Communities of color are never a homogeneous or monolithic group. So developing an ethnically diverse community will require more than focusing on statistics such as income and education levels. Knowing where to find communities, how they engage and what platforms work best are essential in developing campaigns that can reach multiple communities. The session will discuss best practices and examples from companies & brands who have successfully developed communities.
Imagine turning one of your city's most beleaguered and notorious neighborhoods into the home of some of the country's most innovative media projects. This panel examines how the Knowle West Media Centre in Bristol achieved just that. The KWMC's University of Local Knowledge project has inspired astounding community growth and regeneration through collaborative media. The KWMC created 800 videos about local crafts and skills; then they brought professionals together with local experts to learn from one another about everything from cars to photography to horse whispering. The project was organized through a green, world-class media centre established in one of the more troubled parts of Bristol. The panel examines how the project directors used digital media and digital art to make the ULK project a success in engaging and teaching digital literacy, as well assisting in community regeneration.
This process involved a creative use of public space, media centre space, wikis, blogging, videography, computer classes, and sound mixing studios to combine the physical and digital into one cohesive learning environment. KWMC Director Carolyn Hassan will explain the process and answer question about the use of collaborative media for successful community regeneration.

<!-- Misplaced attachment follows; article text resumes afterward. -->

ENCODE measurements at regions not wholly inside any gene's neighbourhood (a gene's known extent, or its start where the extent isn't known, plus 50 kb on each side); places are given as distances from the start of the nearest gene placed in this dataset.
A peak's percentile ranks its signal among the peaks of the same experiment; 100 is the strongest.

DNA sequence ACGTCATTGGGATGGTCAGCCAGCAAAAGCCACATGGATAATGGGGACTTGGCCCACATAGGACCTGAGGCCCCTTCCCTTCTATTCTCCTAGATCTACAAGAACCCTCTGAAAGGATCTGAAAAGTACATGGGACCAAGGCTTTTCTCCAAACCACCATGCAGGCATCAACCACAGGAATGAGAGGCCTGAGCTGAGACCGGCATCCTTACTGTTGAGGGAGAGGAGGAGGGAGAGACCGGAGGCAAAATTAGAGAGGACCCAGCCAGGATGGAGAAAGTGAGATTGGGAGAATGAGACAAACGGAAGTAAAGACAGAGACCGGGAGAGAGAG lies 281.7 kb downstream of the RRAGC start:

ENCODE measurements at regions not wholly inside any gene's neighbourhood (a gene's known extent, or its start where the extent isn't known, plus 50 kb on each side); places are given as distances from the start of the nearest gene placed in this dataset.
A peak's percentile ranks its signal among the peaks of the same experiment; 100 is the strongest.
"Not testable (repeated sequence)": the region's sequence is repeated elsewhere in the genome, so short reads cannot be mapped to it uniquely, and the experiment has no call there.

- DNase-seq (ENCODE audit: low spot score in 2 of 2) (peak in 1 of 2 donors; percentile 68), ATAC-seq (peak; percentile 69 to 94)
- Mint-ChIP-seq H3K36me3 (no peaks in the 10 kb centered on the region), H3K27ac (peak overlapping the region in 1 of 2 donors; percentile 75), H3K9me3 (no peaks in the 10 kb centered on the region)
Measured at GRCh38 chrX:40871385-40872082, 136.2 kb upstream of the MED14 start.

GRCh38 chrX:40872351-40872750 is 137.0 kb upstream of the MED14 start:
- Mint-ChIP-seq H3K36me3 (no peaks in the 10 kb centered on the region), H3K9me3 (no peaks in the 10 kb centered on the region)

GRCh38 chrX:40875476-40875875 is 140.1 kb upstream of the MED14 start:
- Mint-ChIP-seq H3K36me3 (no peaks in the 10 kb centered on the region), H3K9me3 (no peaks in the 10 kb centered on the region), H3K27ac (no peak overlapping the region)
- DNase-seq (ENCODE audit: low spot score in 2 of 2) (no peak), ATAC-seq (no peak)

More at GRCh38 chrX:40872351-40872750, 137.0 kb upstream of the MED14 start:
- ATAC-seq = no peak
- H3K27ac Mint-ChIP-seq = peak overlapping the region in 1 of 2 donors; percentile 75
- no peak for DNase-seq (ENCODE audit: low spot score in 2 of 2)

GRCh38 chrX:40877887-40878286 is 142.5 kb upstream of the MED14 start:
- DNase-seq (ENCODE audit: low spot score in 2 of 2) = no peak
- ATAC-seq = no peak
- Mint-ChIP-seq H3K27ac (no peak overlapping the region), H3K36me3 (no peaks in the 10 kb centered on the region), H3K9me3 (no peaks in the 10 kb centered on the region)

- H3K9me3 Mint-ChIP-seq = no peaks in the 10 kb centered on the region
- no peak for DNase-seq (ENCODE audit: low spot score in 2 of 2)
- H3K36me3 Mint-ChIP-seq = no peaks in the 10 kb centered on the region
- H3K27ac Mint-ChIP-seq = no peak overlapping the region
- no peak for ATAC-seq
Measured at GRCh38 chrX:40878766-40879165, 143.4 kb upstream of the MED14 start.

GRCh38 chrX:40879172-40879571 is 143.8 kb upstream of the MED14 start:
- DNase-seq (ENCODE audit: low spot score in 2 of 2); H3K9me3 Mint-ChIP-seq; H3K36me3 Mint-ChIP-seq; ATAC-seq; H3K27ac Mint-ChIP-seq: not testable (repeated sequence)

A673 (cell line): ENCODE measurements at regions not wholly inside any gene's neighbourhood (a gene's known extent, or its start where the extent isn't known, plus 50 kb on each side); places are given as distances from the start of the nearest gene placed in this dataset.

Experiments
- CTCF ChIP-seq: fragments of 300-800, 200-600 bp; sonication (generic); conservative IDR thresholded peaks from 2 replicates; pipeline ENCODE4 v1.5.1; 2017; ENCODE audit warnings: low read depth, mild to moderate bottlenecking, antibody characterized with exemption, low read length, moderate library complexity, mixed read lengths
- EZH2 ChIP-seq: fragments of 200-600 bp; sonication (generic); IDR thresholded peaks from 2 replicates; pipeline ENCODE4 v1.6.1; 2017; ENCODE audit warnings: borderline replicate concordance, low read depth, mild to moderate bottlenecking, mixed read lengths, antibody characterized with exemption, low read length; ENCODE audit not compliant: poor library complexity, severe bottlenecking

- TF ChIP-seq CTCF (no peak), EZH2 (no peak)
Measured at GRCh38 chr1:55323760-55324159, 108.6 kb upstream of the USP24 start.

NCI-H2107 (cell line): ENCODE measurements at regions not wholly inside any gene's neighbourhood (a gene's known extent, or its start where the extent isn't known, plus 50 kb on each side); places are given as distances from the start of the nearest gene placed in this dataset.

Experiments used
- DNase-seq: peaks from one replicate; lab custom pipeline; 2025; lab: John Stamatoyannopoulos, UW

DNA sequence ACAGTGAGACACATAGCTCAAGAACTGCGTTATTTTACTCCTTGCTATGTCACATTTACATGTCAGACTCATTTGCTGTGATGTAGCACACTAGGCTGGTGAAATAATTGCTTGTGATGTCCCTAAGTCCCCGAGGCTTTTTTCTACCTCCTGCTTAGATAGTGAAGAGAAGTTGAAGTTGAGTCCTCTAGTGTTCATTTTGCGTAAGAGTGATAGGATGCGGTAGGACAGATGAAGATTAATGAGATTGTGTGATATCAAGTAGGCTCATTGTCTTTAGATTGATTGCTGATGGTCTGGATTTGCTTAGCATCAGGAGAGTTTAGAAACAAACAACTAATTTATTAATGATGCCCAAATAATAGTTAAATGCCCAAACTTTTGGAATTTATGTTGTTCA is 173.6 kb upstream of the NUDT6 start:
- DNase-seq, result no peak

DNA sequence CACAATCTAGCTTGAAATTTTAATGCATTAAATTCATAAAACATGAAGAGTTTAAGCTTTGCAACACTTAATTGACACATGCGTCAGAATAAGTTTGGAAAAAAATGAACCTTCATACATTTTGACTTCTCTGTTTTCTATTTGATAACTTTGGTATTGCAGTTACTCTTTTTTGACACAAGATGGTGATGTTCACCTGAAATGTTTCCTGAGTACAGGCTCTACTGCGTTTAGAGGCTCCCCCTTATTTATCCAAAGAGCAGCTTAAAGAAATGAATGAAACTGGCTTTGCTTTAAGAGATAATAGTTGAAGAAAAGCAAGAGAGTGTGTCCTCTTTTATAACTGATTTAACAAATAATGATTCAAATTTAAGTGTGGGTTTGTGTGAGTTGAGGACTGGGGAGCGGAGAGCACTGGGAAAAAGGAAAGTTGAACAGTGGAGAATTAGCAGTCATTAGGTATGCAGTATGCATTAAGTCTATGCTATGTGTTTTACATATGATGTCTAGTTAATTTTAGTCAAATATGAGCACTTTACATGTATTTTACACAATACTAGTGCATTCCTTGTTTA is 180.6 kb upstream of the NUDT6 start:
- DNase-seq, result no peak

by Efrin Carrion
Besides the Great Depression, we are living in what I believe is the hardest time to be a student. The reason for this is that we are going through a revolution. For the last 150 years we have lived in an industrial economy, which was sparked by the Industrial Revolution. But now we are coming into the information stage and what some people call the Social Revolution. In this revolutionary change, the people who succeed are those who live their passion, invest in relationships, and start movements that matter. The “one-size fits all” track to educating our kids is no longer relevant in the new economy. Public schools were created in the industrial age to train people to work for the companies. The more education you got, the better corporate job you received. But now, jobs are declining so there are a lot of qualified candidates who remain unemployed. In fact, college was never created for the majority. Over 62 percent of America high school graduates went to college this year. This number sounds great but a scarier number is that nearly 81 percent of college graduates this year are moving back home with their parents. I went to public school and I remember how my school functioned: assembly lines, long hallways with rows of lockers, and loud bells to tell us to change shifts. This system had many benefits for students whose strengths were conventional academics but even now those students are falling face first in the new economy. I look back at my high school days and say, “If only there was a class in school called Success—who knows where I would be today.” I believe that there is a difference between being educated and being successful. I think school gives us the subjects and basic skills to think for ourselves. But we are not taught how to succeed with the skills given to us. In this session, I will explain the importance of teaching our students the subject of success. I will also talk about how online learning can allow all students to have their own personal life consultant that allows them to personalize their curriculum. As adults, we can teach students to be indispensible no matter the state of the economy.
9th–13th March 2012